7 Social Recruiting Goofs That Turn Off Tech Pros

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Recruiters have the best of intentions when they try to connect with tech pros on social media. But as a recruiter, you may inadvertently repel the very people you’re trying to attract if you commit one or more of these critical blunders.

“The candidate population is very candid about what they like and don’t like,” explained Matthew Ripaldi, senior regional VP for Modis, a tech-staffing agency. “They’re really turned off by the fact that recruiters are bombarding them on social media, especially application developers who claim recruiters are driving them nuts.”

To help you obtain maximum value from your social media outreach, here are seven key mistakes to avoid when recruiting tech pros. 

Becoming a One-Trick Pony

Instead of picking up the phone and having a conversation with a candidate, many recruiters have become totally reliant on social media. As a result, they don’t know the first thing about tech professionals or their career interests before they pitch them a job. Savvy recruiters understand that social media has its place, but they use good old-fashioned face-to-face meetings and phone calls to get to know a candidate’s career objectives and build rapport.

Bombarding Candidates

If you uncover a hot candidate on a professional networking site, you’ll annoy him and will eventually cause him to tune you out if you bombard him with private messages and in-mail.

“A developer will not even bother responding if you blast them with messages on Twitter,” Ripaldi said. “And they really hate it when recruiters send them impersonal in-mail messages that have clearly copy-and-pasted from a template.”

If you’re initial outreach doesn’t work, try a different approach. And customize your messages so you don’t become a “spammer.”

Not Offering Relevant Content

Are you offering candidates valuable information, or are you simply pitching them jobs? Third-party recruiting firms in particular should be able to positon themselves as thought leaders and experts by providing market intelligence, salary information and resumes tips that help candidates land their dream jobs. Remember the 80/20 rule: 80 percent of your content should be educational and only 20 percent promotional.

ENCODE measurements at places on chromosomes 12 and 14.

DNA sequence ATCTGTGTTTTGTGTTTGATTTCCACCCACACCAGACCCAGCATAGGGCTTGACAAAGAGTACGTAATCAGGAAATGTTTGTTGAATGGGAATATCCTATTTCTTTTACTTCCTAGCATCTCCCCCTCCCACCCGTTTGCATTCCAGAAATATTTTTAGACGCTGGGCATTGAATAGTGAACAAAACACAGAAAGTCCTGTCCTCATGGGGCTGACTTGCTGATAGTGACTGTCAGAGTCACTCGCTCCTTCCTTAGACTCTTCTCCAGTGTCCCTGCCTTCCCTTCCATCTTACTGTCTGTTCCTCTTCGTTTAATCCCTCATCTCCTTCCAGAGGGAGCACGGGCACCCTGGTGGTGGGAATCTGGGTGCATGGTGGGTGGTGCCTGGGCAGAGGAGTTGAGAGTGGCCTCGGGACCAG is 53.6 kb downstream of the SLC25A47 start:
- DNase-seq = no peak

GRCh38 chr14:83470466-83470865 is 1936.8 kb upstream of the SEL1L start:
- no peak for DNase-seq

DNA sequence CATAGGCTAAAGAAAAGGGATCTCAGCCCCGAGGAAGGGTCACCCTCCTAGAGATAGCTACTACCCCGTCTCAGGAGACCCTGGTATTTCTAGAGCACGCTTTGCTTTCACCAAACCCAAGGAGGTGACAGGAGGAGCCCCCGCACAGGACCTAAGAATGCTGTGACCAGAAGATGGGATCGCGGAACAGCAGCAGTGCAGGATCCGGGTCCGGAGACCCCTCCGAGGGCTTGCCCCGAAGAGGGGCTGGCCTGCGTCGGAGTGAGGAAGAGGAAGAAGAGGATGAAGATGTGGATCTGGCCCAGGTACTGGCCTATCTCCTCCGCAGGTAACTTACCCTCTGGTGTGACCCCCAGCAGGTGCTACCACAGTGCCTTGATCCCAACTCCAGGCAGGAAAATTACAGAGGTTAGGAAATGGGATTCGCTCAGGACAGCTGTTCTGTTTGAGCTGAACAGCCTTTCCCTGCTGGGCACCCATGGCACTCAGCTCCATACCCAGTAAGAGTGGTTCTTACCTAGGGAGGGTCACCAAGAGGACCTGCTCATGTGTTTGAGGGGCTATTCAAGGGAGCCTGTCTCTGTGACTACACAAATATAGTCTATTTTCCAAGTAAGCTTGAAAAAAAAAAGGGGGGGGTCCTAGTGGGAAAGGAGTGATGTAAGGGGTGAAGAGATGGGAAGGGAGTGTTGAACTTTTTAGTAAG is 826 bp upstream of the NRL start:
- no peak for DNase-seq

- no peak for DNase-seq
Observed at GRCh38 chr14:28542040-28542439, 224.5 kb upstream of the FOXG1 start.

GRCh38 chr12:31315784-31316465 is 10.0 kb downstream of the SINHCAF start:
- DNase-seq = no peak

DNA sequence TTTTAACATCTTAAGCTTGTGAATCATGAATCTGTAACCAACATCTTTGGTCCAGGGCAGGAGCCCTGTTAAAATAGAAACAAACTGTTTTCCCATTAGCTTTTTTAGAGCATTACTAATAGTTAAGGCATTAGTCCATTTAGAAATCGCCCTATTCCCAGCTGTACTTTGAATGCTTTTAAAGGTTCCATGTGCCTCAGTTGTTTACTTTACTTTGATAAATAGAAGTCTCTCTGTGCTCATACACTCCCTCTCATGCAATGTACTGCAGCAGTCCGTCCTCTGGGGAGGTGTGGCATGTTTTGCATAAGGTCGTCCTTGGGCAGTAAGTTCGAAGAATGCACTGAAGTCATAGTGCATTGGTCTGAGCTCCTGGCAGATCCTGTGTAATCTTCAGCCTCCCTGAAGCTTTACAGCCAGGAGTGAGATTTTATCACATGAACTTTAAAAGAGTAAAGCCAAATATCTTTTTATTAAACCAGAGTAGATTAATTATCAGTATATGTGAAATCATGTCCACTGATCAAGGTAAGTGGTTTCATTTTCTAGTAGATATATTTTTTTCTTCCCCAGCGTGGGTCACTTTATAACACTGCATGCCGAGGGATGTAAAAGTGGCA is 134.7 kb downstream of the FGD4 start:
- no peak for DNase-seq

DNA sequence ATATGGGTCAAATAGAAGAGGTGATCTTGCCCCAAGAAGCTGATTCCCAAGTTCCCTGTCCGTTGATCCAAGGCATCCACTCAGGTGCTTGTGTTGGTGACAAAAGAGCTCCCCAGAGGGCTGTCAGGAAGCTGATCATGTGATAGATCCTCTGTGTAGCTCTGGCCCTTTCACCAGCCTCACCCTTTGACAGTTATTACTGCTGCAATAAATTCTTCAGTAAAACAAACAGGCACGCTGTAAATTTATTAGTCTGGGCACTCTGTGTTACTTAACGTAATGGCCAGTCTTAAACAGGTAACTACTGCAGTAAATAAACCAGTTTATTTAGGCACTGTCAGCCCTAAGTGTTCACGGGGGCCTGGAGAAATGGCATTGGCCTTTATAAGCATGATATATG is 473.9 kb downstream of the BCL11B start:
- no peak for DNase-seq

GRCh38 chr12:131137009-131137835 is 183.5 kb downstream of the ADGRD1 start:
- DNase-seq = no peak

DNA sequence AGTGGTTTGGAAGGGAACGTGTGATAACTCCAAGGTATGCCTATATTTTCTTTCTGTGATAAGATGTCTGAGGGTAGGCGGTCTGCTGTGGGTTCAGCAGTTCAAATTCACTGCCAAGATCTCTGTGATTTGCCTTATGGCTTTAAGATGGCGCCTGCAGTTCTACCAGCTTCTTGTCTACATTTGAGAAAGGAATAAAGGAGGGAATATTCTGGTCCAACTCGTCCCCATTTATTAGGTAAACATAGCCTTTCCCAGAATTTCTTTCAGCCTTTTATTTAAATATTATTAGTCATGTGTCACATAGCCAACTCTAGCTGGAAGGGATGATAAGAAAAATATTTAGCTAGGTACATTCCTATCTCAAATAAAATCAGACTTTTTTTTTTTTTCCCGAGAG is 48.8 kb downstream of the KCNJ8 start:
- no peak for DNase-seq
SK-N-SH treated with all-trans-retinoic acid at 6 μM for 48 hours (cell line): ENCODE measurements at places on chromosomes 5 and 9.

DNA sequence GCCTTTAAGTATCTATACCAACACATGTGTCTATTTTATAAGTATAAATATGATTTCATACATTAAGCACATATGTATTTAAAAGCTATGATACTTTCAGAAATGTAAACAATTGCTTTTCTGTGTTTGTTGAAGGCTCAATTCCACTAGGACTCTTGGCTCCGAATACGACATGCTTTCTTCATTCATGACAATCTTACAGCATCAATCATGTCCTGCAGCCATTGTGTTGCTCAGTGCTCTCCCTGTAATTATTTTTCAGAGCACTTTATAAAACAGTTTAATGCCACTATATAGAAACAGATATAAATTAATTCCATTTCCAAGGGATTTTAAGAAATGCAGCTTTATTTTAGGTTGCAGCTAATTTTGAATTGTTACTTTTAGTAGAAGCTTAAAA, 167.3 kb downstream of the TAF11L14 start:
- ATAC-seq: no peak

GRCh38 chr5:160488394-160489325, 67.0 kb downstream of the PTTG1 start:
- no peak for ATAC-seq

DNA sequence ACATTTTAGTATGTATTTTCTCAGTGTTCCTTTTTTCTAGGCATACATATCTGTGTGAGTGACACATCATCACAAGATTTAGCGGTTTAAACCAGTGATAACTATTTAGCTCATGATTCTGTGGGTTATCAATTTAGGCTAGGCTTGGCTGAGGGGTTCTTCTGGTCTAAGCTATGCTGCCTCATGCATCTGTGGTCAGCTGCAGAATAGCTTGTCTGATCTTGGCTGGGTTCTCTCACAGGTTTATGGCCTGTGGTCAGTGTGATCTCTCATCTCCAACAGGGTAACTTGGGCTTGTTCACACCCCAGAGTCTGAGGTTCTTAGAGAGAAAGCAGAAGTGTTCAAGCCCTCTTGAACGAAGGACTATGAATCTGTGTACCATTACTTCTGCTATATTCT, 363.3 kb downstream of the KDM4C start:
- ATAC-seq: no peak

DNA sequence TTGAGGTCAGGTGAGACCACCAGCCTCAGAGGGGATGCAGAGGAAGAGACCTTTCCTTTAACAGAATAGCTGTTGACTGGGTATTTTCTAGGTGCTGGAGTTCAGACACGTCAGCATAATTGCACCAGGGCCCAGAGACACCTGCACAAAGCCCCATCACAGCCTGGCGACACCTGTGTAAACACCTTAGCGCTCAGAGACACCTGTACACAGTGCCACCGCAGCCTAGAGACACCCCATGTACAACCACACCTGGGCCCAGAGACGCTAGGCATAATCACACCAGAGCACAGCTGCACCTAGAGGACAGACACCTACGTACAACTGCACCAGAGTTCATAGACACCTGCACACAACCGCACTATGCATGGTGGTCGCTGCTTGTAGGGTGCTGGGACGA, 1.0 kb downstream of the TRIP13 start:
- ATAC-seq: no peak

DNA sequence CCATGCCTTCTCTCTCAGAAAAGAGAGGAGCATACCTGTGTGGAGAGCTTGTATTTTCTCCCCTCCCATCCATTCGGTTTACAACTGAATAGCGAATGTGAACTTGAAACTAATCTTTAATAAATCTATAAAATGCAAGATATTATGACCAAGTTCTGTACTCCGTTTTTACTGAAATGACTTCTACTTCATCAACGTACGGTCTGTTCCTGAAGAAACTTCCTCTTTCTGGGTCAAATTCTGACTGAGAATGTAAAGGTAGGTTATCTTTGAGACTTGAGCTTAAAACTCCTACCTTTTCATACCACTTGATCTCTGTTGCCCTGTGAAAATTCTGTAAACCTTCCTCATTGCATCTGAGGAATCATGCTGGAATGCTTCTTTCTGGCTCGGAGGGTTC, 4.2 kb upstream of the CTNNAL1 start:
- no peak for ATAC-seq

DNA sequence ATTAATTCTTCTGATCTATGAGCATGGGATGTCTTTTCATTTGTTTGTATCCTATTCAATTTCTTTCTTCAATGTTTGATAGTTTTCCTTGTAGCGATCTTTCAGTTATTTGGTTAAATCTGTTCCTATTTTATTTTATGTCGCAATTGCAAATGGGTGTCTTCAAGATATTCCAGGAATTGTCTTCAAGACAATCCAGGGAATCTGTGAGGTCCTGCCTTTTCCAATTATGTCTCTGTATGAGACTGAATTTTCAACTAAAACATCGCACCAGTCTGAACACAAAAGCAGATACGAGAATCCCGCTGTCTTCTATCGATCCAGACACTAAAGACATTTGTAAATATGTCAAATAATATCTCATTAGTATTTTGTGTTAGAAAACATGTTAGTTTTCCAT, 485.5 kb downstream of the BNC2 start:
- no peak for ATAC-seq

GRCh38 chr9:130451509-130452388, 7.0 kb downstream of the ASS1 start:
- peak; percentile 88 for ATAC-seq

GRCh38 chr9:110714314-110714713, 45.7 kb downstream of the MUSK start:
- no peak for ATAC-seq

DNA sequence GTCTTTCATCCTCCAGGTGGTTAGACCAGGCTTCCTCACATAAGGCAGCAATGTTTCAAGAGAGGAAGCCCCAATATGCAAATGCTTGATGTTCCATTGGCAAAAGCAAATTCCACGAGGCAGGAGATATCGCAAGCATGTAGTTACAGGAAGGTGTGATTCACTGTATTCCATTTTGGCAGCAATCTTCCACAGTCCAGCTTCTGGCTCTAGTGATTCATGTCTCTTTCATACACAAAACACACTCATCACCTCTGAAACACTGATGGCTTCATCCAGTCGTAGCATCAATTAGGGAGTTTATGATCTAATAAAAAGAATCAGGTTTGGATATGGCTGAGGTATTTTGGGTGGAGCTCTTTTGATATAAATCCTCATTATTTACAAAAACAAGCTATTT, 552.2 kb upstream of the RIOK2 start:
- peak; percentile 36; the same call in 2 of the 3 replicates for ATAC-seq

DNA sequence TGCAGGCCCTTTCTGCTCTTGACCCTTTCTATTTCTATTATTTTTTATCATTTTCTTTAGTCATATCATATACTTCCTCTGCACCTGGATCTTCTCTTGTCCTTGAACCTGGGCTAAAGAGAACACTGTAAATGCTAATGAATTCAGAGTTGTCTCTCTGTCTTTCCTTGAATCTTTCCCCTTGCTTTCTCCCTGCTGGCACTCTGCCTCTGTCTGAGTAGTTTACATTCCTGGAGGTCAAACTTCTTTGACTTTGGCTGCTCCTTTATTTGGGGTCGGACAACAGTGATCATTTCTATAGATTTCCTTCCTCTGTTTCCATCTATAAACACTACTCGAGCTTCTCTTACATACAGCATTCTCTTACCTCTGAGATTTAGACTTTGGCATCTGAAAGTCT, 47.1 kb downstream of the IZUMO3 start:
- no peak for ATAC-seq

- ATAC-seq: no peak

Lack of Tech Cred

If you want to recruit tech professionals, you need to speak their language, said Katrina Collier, a social recruiting specialist and founder of Winning Impression.

“It’s the recruiter’s responsibility to make an effort to learn about the technical requirements and platform before they post a job or approach a candidate on social media,” she added. “Technical people are logical, algorithm-minded thinkers, so you need to use precise wording to describe a position not touchy-feely words.”

Spend time with a developer to get up to speed, or ask someone from your tech team to explain the role and responsibilities to the candidate, Collier suggested. But whatever you do, don’t misrepresent your technical abilities or your credibility will be totally shot.

“If you don’t know something about a project, admit it,” Ripaldi said. “Because if you state something that’s not accurate, it will really turn a tech pro off.”